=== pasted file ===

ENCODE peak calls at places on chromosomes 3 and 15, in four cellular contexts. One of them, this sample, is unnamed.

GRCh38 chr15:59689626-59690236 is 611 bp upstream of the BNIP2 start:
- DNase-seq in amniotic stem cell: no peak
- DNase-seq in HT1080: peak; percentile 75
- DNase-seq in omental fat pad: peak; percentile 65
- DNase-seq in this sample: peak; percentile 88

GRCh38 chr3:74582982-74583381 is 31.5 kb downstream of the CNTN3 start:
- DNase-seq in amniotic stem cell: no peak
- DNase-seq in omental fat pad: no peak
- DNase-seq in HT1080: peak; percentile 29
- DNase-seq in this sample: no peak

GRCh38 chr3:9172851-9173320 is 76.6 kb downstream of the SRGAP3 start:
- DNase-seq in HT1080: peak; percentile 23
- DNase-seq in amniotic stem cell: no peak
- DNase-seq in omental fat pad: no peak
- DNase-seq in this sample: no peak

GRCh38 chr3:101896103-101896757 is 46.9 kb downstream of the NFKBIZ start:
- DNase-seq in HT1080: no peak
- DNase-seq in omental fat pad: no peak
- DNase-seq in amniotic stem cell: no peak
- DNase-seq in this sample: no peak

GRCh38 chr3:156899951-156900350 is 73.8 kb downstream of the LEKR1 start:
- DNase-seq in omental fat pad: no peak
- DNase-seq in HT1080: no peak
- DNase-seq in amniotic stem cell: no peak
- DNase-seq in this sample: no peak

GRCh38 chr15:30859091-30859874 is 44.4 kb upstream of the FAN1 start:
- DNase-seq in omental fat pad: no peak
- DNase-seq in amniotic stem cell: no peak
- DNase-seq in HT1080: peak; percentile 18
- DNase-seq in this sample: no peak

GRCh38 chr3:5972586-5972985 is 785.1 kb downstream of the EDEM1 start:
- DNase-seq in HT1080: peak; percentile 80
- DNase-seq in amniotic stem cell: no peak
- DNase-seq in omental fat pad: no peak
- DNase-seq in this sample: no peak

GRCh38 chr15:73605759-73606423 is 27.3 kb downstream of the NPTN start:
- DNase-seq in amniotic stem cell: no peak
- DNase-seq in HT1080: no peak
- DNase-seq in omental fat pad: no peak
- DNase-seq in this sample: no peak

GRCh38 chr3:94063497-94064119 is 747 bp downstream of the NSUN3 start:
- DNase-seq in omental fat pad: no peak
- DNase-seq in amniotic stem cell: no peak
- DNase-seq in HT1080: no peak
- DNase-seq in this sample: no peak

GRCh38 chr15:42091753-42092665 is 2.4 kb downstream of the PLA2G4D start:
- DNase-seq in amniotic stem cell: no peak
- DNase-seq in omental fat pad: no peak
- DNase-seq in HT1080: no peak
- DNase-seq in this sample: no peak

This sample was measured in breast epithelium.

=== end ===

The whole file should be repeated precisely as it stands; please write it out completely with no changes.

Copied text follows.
ENCODE peak calls at places on chromosomes 3 and 15, in four cellular contexts. One of them, this sample, is unnamed.

GRCh38 chr15:59689626-59690236 is 611 bp upstream of the BNIP2 start:
- DNase-seq in amniotic stem cell: no peak
- DNase-seq in HT1080: peak; percentile 75
- DNase-seq in omental fat pad: peak; percentile 65
- DNase-seq in this sample: peak; percentile 88

GRCh38 chr3:74582982-74583381 is 31.5 kb downstream of the CNTN3 start:
- DNase-seq in amniotic stem cell: no peak
- DNase-seq in omental fat pad: no peak
- DNase-seq in HT1080: peak; percentile 29
- DNase-seq in this sample: no peak

GRCh38 chr3:9172851-9173320 is 76.6 kb downstream of the SRGAP3 start:
- DNase-seq in HT1080: peak; percentile 23
- DNase-seq in amniotic stem cell: no peak
- DNase-seq in omental fat pad: no peak
- DNase-seq in this sample: no peak

GRCh38 chr3:101896103-101896757 is 46.9 kb downstream of the NFKBIZ start:
- DNase-seq in HT1080: no peak
- DNase-seq in omental fat pad: no peak
- DNase-seq in amniotic stem cell: no peak
- DNase-seq in this sample: no peak

GRCh38 chr3:156899951-156900350 is 73.8 kb downstream of the LEKR1 start:
- DNase-seq in omental fat pad: no peak
- DNase-seq in HT1080: no peak
- DNase-seq in amniotic stem cell: no peak
- DNase-seq in this sample: no peak

GRCh38 chr15:30859091-30859874 is 44.4 kb upstream of the FAN1 start:
- DNase-seq in omental fat pad: no peak
- DNase-seq in amniotic stem cell: no peak
- DNase-seq in HT1080: peak; percentile 18
- DNase-seq in this sample: no peak

GRCh38 chr3:5972586-5972985 is 785.1 kb downstream of the EDEM1 start:
- DNase-seq in HT1080: peak; percentile 80
- DNase-seq in amniotic stem cell: no peak
- DNase-seq in omental fat pad: no peak
- DNase-seq in this sample: no peak

GRCh38 chr15:73605759-73606423 is 27.3 kb downstream of the NPTN start:
- DNase-seq in amniotic stem cell: no peak
- DNase-seq in HT1080: no peak
- DNase-seq in omental fat pad: no peak
- DNase-seq in this sample: no peak

GRCh38 chr3:94063497-94064119 is 747 bp downstream of the NSUN3 start:
- DNase-seq in omental fat pad: no peak
- DNase-seq in amniotic stem cell: no peak
- DNase-seq in HT1080: no peak
- DNase-seq in this sample: no peak

GRCh38 chr15:42091753-42092665 is 2.4 kb downstream of the PLA2G4D start:
- DNase-seq in amniotic stem cell: no peak
- DNase-seq in omental fat pad: no peak
- DNase-seq in HT1080: no peak
- DNase-seq in this sample: no peak

This sample was measured in breast epithelium.